A man is sitting in the manager's office at Edmonton's TELUS
Field, filling out a lineup card, humming a song. His head is
shaved. He has a gut and a sheepish grin. He wears wire-rimmed
glasses. His passion of passions is golf. You do not recognize
him. They say this is the skipper. They say he is Garry Lewis
How could it be? You remember Templeton. Not for his 2,096 career
hits, nor for being the first man to get 100 hits from each side
of the plate in a single season. No, you remember him for the
huge Afro and the fiery eyes and the me-me-me attitude and the
forbidding scowl and the contract squabbles and the refusal to
play in All-Star Games. Most of all, you remember him for Aug.
26, 1981. On that afternoon, in a game at Busch Stadium,
Templeton, then the St. Louis Cardinals' 25-year-old shortstop,
responded to the rowdy home crowd with a series of offensive
gestures--punctuated by a crotch grab that caused manager Whitey
Herzog to bolt from the dugout and yank his star from the field.
"He'll have to live with that the rest of his life, and it's not
going to be easy," said Gene Tenace, the Cardinals' catcher, who
was enraged by Templeton's antics. "The rest of his life, he'll
walk down the street and be labeled."
Templeton is reminded of the long-ago incident, of what Tenace
said at the time. Gently he rubs his thick black mustache, which
is sprinkled with gray. "Gene Tenace," he says, "can say whatever
he wants. I was a young, immature kid who made some mistakes."
Pause. "That was a long time ago. The past is the past."
Somehow, baseball mellowed Templeton, transformed him from
problem child with the Cardinals to savvy-yet-wobbly-kneed leader
during 91/2 seasons with the San Diego Padres to one of the
game's hot managerial prospects. He is in his first year with the
Triple A Edmonton Trappers, who, despite 51 roster moves since
the start of the season, were 33-34 at week's end, 11 games back
of the Salt Lake Buzz in the Pacific Coast League. It is
Templeton's style, even more than his appearance, that shocks. At
44 he is as low-key as they come, a student of the Joe
Torre-Dusty Baker school of managing.
"His biggest quality is his demeanor," says Leon (Bull) Durham,
the Trappers' hitting coach and Templeton's onetime teammate in
St. Louis. "He's not someone to get upset, no matter how bad
things get. We just lost five in a row. With some managers that's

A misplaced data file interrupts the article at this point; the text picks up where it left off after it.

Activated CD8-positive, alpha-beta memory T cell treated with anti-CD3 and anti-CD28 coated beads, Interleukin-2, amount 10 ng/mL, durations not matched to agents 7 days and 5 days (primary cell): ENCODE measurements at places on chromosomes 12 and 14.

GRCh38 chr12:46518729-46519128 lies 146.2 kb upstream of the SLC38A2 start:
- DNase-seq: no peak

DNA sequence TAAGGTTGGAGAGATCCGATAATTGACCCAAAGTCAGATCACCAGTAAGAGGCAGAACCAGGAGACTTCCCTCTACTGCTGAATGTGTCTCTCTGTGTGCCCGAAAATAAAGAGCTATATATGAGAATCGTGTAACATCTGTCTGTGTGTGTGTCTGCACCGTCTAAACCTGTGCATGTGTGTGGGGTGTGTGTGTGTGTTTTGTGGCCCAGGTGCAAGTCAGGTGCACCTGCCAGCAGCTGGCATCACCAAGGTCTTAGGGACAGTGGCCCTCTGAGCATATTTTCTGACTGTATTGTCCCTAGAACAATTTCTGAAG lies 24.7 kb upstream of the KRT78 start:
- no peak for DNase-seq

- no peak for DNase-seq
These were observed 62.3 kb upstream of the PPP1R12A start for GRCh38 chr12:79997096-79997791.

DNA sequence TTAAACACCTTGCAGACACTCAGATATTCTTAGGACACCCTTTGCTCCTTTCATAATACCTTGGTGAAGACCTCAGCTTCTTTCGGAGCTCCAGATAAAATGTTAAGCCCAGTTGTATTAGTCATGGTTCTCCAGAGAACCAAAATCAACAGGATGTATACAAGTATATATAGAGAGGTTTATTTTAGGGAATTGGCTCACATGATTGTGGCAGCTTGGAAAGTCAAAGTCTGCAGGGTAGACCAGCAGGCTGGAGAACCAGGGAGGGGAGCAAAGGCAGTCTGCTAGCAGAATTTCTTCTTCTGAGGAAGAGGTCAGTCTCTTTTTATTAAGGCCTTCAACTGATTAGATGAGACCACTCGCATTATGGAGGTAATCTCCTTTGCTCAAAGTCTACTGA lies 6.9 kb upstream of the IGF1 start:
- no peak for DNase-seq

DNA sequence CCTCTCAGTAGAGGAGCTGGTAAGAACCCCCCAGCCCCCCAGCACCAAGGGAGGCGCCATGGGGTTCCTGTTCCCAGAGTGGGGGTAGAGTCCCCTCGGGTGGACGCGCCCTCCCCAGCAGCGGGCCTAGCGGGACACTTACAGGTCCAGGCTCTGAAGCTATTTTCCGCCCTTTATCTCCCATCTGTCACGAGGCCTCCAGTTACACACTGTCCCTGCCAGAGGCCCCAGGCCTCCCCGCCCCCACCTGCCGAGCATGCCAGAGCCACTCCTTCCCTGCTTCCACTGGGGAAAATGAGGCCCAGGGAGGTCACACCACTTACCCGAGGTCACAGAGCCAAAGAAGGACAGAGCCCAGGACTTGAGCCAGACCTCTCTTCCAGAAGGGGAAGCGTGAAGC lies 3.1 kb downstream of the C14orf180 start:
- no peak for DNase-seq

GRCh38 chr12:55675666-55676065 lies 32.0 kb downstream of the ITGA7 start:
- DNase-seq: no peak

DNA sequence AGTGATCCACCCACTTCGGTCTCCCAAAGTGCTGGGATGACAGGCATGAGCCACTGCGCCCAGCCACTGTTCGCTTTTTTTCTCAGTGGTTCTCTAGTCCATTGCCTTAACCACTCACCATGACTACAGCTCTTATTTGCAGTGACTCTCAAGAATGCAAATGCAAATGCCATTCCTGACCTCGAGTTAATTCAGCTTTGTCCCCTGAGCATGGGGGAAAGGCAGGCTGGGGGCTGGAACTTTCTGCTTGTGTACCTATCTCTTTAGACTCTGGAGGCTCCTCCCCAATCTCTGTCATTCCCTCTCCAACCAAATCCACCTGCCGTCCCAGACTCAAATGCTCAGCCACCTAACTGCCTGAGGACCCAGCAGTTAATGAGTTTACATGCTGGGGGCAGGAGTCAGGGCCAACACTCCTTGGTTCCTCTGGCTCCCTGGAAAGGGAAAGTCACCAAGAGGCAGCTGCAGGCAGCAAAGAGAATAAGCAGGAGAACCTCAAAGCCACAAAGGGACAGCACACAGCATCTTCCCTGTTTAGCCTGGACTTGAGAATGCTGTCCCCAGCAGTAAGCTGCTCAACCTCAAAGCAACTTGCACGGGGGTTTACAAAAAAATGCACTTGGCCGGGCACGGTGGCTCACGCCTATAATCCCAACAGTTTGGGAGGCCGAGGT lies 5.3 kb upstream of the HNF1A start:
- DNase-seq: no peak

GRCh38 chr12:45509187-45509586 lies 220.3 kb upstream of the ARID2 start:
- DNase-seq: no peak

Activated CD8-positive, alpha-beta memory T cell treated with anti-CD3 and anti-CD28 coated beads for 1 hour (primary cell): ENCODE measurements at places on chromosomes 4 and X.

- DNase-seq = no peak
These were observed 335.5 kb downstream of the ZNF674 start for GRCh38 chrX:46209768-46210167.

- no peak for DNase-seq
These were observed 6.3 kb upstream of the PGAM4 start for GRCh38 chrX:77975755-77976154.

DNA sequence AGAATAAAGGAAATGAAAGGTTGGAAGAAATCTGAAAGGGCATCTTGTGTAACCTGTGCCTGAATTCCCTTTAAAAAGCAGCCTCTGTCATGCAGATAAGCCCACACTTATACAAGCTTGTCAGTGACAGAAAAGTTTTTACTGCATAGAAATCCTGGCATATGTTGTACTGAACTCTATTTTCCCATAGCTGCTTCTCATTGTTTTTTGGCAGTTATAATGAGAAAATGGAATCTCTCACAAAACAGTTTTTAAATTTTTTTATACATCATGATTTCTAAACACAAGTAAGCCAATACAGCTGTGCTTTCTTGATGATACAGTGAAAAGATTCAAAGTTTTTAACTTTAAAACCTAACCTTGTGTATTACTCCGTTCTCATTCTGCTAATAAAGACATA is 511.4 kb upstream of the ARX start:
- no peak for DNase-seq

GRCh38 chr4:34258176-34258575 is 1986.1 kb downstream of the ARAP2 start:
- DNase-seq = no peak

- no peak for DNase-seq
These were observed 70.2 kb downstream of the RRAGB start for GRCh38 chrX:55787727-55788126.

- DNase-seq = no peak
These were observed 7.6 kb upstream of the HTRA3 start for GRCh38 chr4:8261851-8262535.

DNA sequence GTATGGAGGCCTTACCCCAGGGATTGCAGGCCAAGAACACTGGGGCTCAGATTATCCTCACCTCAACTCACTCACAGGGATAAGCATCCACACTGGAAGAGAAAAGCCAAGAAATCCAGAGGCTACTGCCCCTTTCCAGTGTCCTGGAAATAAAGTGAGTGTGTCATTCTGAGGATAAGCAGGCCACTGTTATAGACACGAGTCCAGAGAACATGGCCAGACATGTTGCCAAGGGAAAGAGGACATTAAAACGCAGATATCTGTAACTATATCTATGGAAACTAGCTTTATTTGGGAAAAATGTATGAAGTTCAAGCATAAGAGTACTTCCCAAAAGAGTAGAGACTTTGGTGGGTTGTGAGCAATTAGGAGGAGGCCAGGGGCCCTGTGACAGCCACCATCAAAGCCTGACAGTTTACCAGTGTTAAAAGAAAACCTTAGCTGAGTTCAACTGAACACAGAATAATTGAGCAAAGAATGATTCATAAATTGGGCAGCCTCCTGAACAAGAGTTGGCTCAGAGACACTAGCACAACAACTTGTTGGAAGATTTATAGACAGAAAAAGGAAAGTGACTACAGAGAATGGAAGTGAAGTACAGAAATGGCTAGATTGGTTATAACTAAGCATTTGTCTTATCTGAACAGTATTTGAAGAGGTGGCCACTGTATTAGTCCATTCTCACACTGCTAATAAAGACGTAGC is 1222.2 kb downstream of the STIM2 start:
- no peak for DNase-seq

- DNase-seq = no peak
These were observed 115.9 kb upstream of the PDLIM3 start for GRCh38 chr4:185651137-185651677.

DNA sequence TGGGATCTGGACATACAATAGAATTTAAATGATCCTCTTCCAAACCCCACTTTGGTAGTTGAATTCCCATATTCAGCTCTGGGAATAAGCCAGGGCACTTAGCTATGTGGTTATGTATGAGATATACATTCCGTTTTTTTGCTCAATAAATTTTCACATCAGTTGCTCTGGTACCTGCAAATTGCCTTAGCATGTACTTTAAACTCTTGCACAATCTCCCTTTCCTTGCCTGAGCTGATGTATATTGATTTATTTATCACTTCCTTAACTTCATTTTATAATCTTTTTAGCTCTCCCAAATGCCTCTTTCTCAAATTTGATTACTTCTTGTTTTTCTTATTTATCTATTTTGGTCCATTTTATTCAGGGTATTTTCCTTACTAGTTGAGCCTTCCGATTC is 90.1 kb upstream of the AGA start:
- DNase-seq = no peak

a panic. Tempy's too cool. He teaches, not screams."
Templeton swears he's in this for educational purposes. Shortly
after the crotch grabbing St. Louis made a blockbuster trade,
sending Templeton to the Padres for another All-Star shortstop, a
wiry kid by the name of Ozzie Smith. Newspapers immediately wrote
of a potential time bomb--the hotheaded Templeton playing for the
hotter-headed Dick Williams. "But Dick Williams turned out to be
my favorite manager," Templeton says. "He was an instructor.
Yeah, he could scream and intimidate, but his passion was making
a baseball player a better baseball player. That's my love, too.
I learned tons from him."
After the 1991 season, having played 2,079 major league games and
having had seven surgeries on his left knee, Templeton retired.
He stayed in San Diego, where he spent two years competing on
several California amateur golf tours. The former shortstop never
thought about coaching until 1994, when Detroit Tigers vice
president of baseball operations and general manager Randy Smith,
who was then with the Padres, offered him a gig as a roving minor
league infield instructor.
Templeton spent two seasons as a rover, then two years back on
the links before, in 1998, he was named manager of the Cedar
Rapids (Iowa) Kernels, one of the Anaheim Angels' Class A
affiliates. Last season he led the Class AA Erie (Pa.) SeaWolves
to the Eastern League semifinals and an 81-61 mark. "I can't
imagine playing for a better guy than Tempy," says Edmonton
utility infielder Keith Luuloa, "but every once in a while he'll
say, 'If I were still playing... ' or 'This is what I would've
done.... ' It's rare, but...."
But, in the right mood, at passing moments--"If I didn't have all
my knee injuries," the manager says, "I'd definitely be in the
Hall of Fame. No doubt about it"--the new Garry Templeton still
resembles the old Garry Templeton. Somehow, that's comforting to